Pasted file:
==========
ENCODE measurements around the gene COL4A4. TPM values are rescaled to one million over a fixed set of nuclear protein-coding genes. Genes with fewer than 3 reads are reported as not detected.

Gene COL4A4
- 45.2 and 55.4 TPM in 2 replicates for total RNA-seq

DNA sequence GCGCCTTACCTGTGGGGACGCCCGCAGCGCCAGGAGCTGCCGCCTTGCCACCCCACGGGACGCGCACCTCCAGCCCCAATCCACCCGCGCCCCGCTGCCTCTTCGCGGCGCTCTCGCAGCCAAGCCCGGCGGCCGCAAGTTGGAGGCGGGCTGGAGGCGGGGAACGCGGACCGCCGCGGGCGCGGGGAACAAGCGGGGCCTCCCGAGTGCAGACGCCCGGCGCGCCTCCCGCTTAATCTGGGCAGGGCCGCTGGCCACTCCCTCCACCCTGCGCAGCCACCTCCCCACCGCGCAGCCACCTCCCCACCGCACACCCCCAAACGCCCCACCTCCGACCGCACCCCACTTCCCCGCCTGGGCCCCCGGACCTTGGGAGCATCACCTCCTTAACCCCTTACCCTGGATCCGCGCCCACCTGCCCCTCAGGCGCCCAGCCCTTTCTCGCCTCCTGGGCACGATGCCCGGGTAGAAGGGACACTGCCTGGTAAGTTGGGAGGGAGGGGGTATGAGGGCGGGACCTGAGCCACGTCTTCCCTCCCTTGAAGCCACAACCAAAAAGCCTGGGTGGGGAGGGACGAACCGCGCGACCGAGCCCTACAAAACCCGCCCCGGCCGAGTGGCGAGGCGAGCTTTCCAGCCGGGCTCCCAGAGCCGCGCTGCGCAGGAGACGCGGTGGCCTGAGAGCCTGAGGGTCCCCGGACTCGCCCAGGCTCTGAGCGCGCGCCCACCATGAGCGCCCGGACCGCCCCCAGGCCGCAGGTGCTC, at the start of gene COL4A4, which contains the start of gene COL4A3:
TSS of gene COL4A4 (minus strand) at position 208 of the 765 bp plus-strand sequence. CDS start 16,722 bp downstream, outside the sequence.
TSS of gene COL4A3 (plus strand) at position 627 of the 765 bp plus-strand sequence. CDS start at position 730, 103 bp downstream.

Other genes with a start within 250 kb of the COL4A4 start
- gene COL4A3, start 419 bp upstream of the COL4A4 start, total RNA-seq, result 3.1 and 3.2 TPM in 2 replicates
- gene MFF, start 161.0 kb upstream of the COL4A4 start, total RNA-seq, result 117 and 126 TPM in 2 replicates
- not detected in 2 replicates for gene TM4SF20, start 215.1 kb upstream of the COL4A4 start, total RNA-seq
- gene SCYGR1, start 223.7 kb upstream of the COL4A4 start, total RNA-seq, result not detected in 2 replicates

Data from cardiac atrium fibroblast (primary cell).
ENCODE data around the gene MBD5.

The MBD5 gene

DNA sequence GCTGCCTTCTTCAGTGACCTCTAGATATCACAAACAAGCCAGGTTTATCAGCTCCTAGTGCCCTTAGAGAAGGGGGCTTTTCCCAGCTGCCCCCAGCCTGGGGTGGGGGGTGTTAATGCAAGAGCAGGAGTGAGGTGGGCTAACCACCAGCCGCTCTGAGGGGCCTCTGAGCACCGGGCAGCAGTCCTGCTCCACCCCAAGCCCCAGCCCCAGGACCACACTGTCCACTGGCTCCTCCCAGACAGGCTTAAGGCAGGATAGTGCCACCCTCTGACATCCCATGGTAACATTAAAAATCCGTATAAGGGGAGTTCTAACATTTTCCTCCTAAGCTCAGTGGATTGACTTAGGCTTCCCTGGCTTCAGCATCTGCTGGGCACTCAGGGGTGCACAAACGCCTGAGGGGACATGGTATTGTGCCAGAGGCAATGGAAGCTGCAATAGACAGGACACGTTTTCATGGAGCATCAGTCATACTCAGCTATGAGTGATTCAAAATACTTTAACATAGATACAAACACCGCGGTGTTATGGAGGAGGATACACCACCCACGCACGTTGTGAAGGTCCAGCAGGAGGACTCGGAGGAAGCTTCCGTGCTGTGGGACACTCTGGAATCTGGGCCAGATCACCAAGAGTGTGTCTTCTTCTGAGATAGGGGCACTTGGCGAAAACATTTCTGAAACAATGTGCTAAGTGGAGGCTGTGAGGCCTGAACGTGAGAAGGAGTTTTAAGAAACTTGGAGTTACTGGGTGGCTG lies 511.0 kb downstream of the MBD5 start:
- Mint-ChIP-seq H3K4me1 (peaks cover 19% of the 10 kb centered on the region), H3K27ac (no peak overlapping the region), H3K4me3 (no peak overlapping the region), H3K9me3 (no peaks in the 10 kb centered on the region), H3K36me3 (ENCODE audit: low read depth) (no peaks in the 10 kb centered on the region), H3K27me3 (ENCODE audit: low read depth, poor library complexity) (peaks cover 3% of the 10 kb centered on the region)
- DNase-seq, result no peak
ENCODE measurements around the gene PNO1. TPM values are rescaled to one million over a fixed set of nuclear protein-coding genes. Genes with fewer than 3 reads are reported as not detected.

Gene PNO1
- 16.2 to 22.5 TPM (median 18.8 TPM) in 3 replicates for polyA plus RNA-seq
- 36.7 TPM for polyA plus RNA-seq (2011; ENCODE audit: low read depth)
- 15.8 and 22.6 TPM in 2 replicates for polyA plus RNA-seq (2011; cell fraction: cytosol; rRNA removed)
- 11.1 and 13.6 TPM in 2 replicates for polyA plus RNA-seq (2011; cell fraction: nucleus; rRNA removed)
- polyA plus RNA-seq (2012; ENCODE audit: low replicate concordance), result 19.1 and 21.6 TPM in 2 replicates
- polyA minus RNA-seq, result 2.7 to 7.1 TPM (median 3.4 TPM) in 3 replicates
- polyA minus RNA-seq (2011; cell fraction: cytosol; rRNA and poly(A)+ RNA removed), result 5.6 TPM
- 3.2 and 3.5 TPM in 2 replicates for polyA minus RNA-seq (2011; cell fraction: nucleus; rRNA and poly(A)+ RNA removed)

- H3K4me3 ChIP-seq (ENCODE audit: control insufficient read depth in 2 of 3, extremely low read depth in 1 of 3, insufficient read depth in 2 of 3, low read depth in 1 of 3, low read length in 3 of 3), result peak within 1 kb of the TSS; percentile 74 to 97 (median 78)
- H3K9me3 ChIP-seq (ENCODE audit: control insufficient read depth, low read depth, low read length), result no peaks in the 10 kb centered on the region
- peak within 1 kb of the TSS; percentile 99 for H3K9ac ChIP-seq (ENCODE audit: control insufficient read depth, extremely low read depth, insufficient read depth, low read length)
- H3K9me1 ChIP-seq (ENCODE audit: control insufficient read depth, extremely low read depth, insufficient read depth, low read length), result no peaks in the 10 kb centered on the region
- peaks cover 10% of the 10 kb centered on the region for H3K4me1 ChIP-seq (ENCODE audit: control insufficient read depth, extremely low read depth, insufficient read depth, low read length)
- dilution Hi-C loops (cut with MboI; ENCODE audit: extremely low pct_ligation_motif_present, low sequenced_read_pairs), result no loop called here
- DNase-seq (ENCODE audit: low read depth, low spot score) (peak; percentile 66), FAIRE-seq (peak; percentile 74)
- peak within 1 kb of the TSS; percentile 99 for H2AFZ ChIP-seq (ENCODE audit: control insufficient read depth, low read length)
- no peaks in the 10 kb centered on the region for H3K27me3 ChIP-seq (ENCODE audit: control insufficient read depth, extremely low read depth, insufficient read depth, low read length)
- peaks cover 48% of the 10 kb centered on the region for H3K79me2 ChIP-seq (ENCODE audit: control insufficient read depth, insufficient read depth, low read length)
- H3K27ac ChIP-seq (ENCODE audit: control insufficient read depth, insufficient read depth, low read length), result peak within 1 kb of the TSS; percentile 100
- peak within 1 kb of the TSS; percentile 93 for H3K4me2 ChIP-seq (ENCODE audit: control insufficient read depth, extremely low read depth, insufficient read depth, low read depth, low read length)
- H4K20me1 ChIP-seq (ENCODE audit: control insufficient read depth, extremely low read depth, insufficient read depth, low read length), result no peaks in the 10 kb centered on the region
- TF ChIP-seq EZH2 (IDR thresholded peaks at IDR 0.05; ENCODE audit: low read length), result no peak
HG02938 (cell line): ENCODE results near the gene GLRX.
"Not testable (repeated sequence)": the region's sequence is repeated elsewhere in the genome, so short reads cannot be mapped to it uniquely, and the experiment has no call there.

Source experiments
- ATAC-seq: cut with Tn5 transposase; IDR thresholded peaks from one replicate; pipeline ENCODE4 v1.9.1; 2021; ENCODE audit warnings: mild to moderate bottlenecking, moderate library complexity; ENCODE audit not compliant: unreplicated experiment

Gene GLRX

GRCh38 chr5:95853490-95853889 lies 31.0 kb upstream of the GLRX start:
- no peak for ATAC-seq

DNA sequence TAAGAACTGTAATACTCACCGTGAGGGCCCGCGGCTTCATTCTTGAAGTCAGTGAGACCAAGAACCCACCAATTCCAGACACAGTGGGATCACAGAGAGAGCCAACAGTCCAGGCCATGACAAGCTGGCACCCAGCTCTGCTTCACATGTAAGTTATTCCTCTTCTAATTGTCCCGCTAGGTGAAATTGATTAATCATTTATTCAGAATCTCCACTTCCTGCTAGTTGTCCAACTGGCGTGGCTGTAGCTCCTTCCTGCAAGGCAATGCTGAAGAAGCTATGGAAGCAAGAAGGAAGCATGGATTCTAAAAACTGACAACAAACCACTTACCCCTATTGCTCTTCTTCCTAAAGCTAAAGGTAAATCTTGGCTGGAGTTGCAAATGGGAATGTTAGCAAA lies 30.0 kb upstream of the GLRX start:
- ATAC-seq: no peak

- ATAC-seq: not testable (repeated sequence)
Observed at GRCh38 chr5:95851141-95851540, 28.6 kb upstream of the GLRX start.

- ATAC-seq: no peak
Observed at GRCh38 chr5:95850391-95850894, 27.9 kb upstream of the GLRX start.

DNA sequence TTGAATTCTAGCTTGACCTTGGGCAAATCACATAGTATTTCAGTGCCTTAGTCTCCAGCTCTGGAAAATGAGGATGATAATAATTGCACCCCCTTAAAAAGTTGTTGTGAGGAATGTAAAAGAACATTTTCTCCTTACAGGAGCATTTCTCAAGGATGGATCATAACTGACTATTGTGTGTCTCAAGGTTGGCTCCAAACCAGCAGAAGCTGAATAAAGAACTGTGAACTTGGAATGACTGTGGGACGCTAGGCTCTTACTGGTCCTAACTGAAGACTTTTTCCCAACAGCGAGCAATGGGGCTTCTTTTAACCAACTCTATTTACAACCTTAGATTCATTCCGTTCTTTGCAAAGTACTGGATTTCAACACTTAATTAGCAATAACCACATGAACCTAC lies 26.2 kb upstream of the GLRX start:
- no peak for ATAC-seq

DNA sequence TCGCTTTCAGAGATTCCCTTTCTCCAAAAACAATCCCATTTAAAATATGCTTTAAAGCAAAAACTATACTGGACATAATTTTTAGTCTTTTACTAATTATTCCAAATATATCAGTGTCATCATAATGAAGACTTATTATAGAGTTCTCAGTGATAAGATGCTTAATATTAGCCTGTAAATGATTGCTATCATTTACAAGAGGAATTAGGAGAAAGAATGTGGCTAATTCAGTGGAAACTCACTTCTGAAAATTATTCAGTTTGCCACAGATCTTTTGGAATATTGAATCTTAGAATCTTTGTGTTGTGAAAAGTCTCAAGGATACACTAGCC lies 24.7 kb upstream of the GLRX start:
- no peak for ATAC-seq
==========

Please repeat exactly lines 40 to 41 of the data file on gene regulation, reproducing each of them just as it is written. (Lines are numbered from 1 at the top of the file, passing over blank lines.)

- H4K20me1 ChIP-seq (ENCODE audit: control insufficient read depth, extremely low read depth, insufficient read depth, low read length), result no peaks in the 10 kb centered on the region
- TF ChIP-seq EZH2 (IDR thresholded peaks at IDR 0.05; ENCODE audit: low read length), result no peak